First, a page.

cjpeg − compress an image file to a JPEG file
cjpeg [ options ] [ filename ]
cjpeg compresses the named image file, or the standard input if no file is named, and produces a JPEG/JFIF file on the standard output. The currently supported input file formats are: PPM (PBMPLUS color format), PGM (PBMPLUS gray-scale format), BMP, Targa, and RLE (Utah Raster Toolkit format). (RLE is supported only if the URT library is available.)
All switch names may be abbreviated; for example, −grayscale may be written −gray or −gr. Most of the "basic" switches can be abbreviated to as little as one letter. Upper and lower case are equivalent (thus −BMP is the same as −bmp). British spellings are also accepted (e.g., −greyscale), though for brevity these are not mentioned below.
Scale quantization tables to adjust image quality. Quality is 0 (worst) to 100 (best); default is 75. (See below for more info.)
Create monochrome JPEG file from color input. Be sure to use this switch when compressing a grayscale BMP file, because cjpeg isn’t bright enough to notice whether a BMP file uses only shades of gray. By saying −grayscale, you’ll get a smaller JPEG file that takes less time to process.
Perform optimization of entropy encoding parameters. Without this, default encoding parameters are used. −optimize usually makes the JPEG file a little smaller, but cjpeg runs somewhat slower and needs much more memory. Image quality and speed of decompression are unaffected by −optimize.
Create progressive JPEG file (see below).
Input file is Targa format. Targa files that contain an "identification" field will not be automatically recognized by cjpeg; for such files you must specify −targa to make cjpeg treat the input as Targa format. For most Targa files, you won’t need this switch.
The −quality switch lets you trade off compressed file size against quality of the reconstructed image: the higher the quality setting, the larger the JPEG file, and the closer the output image will be to the original input. Normally you want to use the lowest quality setting (smallest file) that decompresses into something visually indistinguishable from the original image. For this purpose the quality setting should be between 50 and 95; the default of 75 is often about right. If you see defects at −quality 75, then go up 5 or 10 counts at a time until you are happy with the output image. (The optimal setting will vary from one image to another.)
−quality 100 will generate a quantization table of all 1’s, minimizing loss in the quantization step (but there is still information loss in subsampling, as well as roundoff error). This setting is mainly of interest for experimental purposes. Quality values above about 95 are not recommended for normal use; the compressed file size goes up dramatically for hardly any gain in output image quality.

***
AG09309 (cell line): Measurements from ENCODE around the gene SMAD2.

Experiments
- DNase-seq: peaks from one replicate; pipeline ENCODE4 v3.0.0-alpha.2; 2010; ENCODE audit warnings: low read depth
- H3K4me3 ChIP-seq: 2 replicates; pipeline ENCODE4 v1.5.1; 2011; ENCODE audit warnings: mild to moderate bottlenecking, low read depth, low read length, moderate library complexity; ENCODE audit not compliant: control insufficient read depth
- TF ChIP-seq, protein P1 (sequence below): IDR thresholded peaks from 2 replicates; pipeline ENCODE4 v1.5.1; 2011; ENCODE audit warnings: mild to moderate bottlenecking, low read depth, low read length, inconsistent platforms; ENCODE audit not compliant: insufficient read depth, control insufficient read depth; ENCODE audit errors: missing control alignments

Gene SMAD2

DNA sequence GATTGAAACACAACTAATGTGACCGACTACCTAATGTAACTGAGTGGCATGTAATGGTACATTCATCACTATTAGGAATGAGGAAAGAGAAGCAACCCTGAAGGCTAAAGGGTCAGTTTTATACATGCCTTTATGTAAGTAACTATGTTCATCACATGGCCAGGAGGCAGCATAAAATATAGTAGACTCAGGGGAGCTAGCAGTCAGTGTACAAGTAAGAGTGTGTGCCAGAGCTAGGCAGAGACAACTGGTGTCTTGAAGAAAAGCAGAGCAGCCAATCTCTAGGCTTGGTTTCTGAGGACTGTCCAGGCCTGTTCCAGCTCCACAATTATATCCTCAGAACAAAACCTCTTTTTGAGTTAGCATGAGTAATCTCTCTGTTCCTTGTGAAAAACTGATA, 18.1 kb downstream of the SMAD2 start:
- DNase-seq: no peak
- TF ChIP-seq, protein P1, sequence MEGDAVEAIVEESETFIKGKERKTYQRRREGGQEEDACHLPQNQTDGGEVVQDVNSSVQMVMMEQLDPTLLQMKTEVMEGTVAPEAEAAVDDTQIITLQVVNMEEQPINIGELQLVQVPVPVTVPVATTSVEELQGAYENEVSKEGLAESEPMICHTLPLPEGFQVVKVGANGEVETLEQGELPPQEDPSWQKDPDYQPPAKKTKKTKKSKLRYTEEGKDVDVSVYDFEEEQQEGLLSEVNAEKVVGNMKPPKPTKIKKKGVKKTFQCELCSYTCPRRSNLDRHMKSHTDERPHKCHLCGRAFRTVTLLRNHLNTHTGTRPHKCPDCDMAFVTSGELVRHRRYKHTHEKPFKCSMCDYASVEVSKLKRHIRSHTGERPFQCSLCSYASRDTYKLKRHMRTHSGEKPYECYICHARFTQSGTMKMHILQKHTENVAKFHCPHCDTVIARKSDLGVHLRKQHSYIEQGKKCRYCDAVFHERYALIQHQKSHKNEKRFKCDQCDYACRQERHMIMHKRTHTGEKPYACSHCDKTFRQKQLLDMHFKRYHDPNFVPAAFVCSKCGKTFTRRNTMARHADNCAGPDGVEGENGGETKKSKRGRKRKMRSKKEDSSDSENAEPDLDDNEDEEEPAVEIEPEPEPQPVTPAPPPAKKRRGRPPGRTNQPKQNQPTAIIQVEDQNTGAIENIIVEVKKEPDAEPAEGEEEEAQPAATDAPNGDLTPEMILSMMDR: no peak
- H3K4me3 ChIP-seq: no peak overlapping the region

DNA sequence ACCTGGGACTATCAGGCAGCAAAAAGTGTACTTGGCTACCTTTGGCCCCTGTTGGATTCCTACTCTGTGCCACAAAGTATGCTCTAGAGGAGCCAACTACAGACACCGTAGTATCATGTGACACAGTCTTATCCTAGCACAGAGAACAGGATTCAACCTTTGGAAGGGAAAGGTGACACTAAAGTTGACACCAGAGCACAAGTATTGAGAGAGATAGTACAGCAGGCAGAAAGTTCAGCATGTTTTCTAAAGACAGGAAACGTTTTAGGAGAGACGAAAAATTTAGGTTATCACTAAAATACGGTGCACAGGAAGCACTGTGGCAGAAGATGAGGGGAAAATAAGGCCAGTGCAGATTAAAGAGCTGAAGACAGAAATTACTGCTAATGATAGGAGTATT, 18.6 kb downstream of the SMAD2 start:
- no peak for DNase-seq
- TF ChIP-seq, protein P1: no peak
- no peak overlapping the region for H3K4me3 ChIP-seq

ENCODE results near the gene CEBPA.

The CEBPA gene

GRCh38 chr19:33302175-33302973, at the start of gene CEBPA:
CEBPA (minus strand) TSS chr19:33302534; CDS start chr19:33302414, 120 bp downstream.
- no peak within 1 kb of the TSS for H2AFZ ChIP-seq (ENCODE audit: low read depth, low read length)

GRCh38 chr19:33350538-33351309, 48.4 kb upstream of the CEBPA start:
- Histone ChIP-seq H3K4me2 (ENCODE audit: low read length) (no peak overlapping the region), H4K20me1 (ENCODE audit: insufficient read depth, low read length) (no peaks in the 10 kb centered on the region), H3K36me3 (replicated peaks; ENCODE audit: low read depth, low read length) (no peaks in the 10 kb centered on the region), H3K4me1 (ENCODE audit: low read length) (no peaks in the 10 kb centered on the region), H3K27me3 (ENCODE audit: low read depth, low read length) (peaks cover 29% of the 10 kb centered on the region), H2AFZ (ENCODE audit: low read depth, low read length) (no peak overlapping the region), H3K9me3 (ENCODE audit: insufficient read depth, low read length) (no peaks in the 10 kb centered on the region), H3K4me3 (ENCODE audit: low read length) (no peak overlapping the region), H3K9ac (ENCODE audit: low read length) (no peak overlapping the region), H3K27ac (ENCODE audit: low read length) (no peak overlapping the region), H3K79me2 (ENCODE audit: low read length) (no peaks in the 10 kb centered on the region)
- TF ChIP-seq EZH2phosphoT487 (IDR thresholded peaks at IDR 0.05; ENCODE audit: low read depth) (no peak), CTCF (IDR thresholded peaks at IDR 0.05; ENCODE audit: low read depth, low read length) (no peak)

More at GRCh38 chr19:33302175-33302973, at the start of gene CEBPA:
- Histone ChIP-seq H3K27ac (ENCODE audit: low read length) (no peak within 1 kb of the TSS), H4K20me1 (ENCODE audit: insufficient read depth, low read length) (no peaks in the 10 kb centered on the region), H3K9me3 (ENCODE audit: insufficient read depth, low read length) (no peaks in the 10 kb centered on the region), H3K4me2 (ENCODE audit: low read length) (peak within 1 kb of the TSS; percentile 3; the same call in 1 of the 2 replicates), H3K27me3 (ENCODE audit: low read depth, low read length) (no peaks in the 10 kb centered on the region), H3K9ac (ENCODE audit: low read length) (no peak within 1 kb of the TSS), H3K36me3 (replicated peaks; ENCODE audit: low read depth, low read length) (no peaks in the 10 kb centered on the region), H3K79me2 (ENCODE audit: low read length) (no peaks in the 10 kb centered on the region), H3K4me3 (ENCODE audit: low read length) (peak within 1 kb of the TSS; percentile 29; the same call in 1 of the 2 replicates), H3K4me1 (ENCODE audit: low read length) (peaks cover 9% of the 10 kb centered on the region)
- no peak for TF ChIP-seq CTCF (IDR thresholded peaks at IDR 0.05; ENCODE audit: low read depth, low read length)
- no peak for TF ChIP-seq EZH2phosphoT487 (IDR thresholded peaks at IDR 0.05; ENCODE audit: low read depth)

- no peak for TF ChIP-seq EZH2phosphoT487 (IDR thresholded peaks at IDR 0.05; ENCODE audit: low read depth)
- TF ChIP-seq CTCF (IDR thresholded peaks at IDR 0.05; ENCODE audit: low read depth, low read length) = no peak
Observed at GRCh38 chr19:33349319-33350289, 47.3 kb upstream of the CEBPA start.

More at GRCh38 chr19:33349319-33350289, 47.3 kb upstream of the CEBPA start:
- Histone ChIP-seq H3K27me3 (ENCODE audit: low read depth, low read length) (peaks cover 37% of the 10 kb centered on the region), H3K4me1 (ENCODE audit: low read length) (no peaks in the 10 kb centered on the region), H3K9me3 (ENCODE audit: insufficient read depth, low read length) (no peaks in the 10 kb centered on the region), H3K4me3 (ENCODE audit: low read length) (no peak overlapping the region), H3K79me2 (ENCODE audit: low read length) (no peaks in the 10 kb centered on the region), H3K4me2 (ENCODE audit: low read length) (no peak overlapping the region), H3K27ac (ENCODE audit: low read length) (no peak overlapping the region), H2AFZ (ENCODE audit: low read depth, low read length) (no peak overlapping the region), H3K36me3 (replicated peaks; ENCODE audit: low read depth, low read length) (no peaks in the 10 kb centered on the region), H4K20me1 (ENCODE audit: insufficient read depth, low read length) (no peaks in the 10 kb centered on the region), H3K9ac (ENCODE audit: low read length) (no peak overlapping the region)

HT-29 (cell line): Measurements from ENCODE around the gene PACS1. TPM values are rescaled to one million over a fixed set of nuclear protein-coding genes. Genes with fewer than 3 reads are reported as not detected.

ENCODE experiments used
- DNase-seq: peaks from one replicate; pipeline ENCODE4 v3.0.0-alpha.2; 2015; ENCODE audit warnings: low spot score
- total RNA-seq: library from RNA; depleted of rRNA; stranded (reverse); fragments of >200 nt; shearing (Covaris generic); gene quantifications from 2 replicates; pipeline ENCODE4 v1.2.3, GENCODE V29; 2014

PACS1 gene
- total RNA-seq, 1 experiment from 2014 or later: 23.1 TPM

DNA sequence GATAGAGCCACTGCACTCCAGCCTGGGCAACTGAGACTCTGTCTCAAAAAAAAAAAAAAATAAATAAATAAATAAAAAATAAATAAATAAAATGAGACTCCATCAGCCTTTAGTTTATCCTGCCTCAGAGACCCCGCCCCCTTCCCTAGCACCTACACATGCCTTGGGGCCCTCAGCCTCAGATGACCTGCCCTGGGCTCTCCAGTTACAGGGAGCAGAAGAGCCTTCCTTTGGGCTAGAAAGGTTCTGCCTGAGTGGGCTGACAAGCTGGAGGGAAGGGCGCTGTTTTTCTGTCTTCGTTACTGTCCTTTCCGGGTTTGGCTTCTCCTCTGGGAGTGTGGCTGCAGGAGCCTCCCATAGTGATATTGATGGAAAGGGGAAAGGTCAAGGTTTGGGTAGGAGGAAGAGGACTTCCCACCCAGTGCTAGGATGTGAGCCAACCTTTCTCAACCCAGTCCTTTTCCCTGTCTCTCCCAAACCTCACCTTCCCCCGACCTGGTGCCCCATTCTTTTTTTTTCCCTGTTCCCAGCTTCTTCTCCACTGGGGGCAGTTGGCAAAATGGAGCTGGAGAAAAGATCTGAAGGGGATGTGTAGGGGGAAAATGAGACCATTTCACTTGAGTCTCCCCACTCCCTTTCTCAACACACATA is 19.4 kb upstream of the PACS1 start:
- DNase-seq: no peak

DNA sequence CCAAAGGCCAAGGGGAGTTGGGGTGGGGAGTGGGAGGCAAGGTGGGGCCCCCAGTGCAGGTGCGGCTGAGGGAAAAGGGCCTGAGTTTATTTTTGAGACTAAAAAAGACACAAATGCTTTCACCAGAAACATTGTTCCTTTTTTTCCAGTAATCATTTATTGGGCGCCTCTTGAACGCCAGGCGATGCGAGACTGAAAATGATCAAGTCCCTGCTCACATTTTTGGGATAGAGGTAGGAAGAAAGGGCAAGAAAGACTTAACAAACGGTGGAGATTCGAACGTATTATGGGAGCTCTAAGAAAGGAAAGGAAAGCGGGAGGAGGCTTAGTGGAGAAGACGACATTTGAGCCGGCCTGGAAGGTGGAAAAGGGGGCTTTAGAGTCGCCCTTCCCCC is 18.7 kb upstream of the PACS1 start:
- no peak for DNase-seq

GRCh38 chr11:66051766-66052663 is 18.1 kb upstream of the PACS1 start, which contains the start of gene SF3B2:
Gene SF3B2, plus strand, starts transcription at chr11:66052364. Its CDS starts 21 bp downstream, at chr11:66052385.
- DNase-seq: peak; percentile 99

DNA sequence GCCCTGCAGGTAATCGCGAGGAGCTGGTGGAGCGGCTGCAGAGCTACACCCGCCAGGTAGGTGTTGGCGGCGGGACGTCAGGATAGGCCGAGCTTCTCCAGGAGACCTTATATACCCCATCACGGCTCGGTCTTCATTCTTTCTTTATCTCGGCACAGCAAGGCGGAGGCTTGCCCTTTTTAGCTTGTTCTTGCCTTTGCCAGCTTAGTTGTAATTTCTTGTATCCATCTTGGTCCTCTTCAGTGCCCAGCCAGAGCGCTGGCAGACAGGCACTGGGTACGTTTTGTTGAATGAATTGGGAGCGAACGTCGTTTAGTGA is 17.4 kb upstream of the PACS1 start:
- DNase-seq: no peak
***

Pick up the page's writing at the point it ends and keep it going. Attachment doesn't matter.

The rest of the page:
In the other direction, quality values below 50 will produce very small files of low image quality. Settings around 5 to 10 might be useful in preparing an index of a large image library, for example. Try −quality 2 (or so) for some amusing Cubist effects. (Note: quality values below about 25 generate 2-byte quantization tables, which are considered optional in the JPEG standard. cjpeg emits a warning message when you give such a quality value, because some other JPEG programs may be unable to decode the resulting file. Use −baseline if you need to ensure compatibility at low quality values.)
The −progressive switch creates a "progressive JPEG" file. In this type of JPEG file, the data is stored in multiple scans of increasing quality. If the file is being transmitted over a slow communications link, the decoder can use the first scan to display a low-quality image very quickly, and can then improve the display with each subsequent scan. The final image is exactly equivalent to a standard JPEG file of the same quality setting, and the total file size is about the same --- often a little smaller. Caution: progressive JPEG is not yet widely implemented, so many decoders will be unable to view a progressive JPEG file at all.
Use integer DCT method (default).
Use fast integer DCT (less accurate).
Use floating-point DCT method. The float method is very slightly more accurate than the int method, but is much slower unless your machine has very fast floating-point hardware. Also note that results of the floating-point method may vary slightly across machines, while the integer methods should give the same results everywhere. The fast integer method is much less accurate than the other two.